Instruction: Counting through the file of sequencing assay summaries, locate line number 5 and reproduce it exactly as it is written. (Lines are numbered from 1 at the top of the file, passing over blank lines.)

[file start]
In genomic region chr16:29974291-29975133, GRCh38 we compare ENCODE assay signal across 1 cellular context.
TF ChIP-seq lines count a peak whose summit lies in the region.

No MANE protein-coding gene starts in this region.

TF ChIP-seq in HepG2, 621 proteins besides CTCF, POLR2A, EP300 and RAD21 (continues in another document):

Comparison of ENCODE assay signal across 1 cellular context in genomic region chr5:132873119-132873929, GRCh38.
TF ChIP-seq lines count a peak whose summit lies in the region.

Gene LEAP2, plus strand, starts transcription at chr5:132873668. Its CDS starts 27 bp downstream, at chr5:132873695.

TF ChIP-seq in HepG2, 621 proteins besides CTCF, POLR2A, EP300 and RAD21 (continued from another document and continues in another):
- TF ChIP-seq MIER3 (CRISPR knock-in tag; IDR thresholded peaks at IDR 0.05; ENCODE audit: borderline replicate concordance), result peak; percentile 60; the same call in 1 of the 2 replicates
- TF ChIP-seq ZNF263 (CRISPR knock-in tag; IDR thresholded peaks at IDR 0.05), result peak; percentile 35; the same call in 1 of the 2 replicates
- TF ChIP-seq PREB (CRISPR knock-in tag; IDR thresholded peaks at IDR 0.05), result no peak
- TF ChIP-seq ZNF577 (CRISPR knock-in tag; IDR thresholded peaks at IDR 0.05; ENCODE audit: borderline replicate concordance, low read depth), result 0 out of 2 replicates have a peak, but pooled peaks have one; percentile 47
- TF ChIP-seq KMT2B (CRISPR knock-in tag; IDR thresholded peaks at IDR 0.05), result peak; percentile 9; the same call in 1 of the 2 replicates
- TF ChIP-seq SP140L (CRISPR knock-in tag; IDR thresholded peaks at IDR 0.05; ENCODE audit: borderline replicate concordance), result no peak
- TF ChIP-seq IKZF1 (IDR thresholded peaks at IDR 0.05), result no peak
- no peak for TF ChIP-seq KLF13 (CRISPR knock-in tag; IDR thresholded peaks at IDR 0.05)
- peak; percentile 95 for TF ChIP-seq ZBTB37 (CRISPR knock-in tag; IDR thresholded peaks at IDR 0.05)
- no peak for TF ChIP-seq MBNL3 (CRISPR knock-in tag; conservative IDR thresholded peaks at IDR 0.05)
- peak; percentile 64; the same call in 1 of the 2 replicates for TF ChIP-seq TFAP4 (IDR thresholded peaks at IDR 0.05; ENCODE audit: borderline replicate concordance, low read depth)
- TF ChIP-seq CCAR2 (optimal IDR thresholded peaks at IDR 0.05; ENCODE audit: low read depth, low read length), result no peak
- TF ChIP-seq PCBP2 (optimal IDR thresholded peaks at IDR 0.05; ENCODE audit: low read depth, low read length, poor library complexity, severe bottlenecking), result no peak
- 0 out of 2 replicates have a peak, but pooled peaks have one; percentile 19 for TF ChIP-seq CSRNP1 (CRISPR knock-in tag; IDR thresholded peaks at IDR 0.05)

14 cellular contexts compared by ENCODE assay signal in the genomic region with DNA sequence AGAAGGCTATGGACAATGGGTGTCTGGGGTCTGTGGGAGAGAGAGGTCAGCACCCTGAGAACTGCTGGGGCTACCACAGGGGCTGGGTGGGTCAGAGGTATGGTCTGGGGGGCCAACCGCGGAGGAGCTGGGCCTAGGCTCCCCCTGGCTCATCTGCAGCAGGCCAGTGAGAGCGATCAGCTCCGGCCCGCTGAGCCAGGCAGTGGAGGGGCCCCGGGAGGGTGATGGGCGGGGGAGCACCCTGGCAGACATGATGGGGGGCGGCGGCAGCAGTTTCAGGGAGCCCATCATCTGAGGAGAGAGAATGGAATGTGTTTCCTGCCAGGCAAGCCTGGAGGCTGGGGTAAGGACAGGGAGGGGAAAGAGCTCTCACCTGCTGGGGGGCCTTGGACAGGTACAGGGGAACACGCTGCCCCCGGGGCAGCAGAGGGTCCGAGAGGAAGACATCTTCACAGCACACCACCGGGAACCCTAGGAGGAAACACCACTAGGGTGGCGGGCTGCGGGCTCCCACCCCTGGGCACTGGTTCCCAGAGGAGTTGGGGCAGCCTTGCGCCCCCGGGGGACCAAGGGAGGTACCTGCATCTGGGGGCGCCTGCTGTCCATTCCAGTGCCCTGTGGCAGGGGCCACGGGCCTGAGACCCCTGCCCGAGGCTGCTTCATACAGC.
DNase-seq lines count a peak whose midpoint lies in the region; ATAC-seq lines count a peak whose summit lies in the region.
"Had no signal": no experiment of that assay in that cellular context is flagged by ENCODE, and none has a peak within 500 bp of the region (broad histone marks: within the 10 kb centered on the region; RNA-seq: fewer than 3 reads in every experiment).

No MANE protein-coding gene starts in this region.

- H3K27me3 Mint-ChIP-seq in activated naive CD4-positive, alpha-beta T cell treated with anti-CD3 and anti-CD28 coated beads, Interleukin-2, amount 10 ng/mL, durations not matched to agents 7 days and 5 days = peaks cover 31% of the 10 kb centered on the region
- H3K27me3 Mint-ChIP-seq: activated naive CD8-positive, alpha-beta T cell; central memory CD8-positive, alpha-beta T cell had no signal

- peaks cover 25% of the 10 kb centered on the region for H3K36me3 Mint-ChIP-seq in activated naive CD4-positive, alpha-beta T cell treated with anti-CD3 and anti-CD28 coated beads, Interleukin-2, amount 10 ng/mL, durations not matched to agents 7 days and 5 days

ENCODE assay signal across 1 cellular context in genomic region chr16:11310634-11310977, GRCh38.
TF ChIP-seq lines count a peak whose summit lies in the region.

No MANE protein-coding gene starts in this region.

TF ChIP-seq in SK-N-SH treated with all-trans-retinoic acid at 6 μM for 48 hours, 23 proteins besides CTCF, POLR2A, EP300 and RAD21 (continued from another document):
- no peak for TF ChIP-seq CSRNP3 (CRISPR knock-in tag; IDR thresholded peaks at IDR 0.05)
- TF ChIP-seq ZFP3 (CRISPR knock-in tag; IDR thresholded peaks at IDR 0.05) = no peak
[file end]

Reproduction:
Comparison of ENCODE assay signal across 1 cellular context in genomic region chr5:132873119-132873929, GRCh38.